Definitions for Packet Switching
packet = self containing unit of information
Switching = forwarding packets very quickly and efficiently. When the link is free, the packet is forwarded. When the link is busy, the forwarding is delayed.
Flow = a collection of datagrams that belong to the same end-to-end communication
Principle of Packet Switching
- In the old switching model, the SRC inserts the path in each packet. Each switch on the path reads the next hop within the packet and forwards the packet. The process continues until the packet is delivered to the final destination. This process is called source routing. Nowadays it is abandoned for security purposes.
- In the new switching model, each switch conserves a little bit of state. Each switch builds a table that associates addresses with next hops. However, packet switches do not maintain per-flow state. If a flow dies, packet switches are simply not aware of it.
- Packet Switches are routers and switches
- each Packet Switch maintains a Forwarding Table
- only one packet uses the link at a time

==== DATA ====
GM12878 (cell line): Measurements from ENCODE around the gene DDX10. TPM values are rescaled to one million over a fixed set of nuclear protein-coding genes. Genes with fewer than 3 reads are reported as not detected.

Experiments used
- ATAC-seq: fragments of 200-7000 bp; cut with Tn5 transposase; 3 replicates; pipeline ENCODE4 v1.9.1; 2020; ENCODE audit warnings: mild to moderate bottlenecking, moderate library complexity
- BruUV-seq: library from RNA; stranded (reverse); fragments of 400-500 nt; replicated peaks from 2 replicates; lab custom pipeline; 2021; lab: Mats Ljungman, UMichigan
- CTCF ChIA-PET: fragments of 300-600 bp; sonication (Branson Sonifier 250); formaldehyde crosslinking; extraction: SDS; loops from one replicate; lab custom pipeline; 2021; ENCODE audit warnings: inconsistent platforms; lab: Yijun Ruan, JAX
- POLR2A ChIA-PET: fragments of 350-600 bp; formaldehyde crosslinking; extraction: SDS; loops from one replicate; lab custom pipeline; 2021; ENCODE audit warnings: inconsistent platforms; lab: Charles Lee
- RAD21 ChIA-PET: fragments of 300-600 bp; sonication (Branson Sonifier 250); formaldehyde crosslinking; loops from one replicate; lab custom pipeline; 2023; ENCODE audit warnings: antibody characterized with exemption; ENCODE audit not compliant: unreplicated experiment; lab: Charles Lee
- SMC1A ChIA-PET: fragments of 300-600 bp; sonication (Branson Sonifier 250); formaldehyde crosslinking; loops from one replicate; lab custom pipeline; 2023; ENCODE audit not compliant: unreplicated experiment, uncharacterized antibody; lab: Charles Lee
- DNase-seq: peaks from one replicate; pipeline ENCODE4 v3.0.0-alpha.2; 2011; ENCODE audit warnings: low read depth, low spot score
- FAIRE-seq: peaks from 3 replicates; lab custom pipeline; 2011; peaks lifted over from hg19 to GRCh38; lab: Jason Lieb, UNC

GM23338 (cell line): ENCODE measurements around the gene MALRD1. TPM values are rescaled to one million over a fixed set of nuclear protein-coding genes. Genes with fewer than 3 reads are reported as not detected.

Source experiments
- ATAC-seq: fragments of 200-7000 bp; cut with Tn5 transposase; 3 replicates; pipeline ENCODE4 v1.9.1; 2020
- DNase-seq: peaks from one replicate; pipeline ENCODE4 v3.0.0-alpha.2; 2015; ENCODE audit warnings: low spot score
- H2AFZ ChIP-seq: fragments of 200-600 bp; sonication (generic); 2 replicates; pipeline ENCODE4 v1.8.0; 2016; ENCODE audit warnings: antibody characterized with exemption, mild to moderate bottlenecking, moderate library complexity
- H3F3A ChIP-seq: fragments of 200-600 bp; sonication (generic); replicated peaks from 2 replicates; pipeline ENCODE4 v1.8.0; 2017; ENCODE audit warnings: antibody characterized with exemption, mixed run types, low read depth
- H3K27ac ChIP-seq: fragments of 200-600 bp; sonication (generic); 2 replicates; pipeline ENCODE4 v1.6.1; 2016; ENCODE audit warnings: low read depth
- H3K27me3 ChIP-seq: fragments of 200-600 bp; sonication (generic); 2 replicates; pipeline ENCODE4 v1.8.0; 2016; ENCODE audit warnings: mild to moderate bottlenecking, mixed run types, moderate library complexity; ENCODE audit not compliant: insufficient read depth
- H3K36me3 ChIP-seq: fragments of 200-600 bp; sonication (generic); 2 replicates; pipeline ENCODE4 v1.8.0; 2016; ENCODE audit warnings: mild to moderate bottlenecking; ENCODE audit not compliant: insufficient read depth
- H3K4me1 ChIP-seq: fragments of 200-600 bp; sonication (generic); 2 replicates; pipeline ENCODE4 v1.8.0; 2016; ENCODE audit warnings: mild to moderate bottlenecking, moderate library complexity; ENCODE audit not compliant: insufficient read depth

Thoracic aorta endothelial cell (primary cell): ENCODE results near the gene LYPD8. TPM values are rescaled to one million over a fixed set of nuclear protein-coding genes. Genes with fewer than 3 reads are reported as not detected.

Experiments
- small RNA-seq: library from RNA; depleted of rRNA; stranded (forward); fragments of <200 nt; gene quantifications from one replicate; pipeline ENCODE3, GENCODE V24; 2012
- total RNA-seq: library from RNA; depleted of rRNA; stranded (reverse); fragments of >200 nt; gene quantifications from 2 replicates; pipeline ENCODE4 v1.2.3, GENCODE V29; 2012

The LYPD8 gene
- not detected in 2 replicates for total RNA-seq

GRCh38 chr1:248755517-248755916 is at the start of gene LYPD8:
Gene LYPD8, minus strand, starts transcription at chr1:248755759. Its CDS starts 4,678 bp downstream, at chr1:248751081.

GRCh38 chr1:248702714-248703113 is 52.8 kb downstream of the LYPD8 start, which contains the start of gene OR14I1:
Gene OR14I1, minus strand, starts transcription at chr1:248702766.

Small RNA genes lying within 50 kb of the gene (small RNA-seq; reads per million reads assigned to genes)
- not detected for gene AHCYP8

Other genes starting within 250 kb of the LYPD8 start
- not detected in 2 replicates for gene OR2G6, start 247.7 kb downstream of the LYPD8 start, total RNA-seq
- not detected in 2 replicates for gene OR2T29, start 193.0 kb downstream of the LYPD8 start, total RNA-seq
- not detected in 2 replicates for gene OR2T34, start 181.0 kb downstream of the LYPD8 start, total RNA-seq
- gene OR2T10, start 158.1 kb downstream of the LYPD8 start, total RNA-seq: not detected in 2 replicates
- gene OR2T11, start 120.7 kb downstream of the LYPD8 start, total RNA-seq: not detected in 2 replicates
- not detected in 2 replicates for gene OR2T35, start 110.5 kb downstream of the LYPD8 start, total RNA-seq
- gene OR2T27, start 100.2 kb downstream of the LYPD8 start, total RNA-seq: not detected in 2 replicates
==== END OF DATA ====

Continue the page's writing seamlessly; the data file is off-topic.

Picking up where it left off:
- Packet switches use buffers when more than one packet arrives. Buffers are important especially in times of network congestion
Advantages of Packet Switching
Packet switches present two advantages:
- they allow each packet to use the full capacity of the link
- they allow users to share the link
- resiliency against node failures: if an intermediate device fails, packets are rerouted over another path
Let’s suppose we have a packet switch with a link to the internet. If the link is free, user A can benefit from the full capacity of the link to download files. When user B wants to use the link, the link is shared between users A and B. We call this process Statistical Multiplexing
The Internet uses packet switching technology for its benefits, and because early-existing networks used packet switching.